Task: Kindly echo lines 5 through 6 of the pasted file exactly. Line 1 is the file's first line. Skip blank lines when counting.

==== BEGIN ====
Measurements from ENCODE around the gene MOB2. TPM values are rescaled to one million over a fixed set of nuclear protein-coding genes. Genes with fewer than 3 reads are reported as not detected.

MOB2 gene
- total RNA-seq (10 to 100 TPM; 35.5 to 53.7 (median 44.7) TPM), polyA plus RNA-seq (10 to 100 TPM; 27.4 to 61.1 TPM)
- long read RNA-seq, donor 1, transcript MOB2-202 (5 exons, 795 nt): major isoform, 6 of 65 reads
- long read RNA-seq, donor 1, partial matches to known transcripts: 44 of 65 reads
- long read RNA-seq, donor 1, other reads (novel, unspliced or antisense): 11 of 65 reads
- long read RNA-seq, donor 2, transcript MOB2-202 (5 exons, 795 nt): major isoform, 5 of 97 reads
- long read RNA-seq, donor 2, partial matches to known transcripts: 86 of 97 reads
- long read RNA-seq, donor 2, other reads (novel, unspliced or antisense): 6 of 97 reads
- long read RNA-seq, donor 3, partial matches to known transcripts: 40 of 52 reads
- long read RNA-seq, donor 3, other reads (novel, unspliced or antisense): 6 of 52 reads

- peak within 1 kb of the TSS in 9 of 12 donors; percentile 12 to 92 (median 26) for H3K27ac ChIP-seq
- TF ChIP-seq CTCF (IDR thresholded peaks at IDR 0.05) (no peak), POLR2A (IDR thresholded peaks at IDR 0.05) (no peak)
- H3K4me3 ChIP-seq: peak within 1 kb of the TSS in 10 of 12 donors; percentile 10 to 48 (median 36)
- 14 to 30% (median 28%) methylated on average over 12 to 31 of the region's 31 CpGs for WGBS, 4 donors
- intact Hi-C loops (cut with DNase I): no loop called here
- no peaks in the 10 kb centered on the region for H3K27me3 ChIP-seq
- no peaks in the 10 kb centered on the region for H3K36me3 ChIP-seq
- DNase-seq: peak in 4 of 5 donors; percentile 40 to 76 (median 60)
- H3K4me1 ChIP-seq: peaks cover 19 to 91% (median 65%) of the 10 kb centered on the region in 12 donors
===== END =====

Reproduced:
- long read RNA-seq, donor 1, partial matches to known transcripts: 44 of 65 reads
- long read RNA-seq, donor 1, other reads (novel, unspliced or antisense): 11 of 65 reads